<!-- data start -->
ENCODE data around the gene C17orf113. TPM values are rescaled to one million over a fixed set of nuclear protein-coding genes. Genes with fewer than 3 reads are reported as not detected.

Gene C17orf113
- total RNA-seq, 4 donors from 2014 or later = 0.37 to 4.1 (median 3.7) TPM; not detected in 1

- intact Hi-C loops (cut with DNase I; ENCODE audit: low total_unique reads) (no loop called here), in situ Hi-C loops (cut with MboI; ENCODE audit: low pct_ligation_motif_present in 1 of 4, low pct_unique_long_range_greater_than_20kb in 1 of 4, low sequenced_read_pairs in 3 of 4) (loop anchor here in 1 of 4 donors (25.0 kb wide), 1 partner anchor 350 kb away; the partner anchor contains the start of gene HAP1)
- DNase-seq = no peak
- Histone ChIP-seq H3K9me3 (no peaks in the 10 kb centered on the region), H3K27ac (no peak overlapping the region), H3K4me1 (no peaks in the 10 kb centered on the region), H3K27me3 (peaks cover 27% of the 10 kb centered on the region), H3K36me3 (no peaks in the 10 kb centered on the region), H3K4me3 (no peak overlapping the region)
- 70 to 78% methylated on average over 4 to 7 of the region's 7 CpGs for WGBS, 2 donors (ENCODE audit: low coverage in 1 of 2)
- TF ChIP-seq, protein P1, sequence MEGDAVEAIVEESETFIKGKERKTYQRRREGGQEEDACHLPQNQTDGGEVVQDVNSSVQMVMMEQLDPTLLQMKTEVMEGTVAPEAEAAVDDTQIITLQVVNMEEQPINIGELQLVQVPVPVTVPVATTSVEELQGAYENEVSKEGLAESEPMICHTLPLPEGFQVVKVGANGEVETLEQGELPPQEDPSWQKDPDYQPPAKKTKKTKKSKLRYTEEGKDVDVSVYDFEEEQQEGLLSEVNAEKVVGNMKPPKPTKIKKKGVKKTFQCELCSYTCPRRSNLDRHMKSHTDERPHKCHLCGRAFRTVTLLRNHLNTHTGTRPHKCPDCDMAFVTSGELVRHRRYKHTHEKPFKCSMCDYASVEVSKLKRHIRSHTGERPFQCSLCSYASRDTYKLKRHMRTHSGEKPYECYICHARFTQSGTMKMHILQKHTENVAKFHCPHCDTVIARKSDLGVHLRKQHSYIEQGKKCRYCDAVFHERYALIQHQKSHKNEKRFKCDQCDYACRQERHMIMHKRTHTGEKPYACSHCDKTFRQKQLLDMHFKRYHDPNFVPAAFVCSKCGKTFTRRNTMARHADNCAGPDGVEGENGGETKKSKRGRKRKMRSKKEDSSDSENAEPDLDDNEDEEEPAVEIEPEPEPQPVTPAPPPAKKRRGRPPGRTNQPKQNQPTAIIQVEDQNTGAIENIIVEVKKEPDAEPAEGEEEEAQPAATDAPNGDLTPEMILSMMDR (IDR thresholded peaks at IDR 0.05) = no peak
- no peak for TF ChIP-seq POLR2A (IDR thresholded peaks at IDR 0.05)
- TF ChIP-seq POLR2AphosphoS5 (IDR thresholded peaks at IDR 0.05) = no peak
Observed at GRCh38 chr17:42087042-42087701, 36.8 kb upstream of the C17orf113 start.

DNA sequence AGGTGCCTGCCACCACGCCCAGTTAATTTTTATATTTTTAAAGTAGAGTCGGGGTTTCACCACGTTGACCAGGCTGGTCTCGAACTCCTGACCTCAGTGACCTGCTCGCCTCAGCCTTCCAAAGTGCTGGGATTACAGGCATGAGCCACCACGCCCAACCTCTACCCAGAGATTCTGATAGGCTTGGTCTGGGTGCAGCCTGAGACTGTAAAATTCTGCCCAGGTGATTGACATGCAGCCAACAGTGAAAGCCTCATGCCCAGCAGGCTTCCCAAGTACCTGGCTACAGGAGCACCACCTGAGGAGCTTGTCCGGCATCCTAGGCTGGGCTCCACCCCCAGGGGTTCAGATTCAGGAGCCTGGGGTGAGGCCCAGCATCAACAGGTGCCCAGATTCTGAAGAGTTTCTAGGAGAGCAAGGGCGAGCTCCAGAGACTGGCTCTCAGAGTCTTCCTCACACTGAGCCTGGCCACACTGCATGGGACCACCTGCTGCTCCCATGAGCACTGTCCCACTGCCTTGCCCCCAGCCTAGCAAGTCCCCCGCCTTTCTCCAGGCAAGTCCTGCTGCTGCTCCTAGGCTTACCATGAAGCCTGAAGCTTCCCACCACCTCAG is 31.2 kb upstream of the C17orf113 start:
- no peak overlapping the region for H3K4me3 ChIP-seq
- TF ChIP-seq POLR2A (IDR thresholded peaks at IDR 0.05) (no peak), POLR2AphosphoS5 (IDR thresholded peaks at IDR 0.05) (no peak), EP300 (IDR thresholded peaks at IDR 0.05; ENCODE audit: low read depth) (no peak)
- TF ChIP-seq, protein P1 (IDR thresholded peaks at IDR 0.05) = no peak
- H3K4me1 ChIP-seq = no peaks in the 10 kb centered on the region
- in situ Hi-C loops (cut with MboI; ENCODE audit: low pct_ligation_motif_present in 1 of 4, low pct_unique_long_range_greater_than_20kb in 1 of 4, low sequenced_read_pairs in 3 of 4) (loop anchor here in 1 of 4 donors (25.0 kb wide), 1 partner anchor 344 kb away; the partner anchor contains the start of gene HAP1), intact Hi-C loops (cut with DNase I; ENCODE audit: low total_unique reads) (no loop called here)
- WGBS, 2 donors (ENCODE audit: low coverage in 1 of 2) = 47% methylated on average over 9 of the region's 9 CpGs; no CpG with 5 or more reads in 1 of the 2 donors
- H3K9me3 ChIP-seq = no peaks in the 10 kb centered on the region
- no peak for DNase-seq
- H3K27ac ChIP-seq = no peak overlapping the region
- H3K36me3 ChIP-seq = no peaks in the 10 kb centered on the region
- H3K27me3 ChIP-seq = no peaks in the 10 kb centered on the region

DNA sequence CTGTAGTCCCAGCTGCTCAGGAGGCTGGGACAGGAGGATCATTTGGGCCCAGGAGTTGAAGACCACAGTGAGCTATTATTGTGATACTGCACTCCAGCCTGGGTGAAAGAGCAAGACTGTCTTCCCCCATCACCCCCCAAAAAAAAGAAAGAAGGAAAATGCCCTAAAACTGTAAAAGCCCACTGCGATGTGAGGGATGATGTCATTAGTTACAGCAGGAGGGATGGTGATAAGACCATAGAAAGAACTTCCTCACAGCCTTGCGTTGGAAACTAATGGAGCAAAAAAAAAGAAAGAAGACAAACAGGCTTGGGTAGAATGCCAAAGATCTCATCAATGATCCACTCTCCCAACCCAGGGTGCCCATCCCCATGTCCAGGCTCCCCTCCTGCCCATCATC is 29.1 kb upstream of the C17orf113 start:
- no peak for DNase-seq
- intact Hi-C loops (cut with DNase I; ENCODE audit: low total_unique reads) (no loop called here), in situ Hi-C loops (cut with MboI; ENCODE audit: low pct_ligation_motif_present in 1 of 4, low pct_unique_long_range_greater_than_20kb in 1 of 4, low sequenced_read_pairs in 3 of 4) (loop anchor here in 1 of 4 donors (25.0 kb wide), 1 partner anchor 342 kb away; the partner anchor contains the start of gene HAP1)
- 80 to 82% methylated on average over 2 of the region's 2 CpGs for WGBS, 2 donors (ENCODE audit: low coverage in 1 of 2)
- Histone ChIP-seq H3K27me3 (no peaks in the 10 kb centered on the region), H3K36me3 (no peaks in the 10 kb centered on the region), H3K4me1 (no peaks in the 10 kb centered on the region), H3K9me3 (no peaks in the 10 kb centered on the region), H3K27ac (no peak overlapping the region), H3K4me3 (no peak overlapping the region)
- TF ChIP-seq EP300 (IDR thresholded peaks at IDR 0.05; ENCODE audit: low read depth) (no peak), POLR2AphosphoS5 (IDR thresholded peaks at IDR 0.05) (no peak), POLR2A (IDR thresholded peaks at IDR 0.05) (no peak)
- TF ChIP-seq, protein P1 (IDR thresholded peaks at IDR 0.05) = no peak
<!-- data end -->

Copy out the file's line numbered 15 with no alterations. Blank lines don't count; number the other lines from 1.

- TF ChIP-seq, protein P1 (IDR thresholded peaks at IDR 0.05) = no peak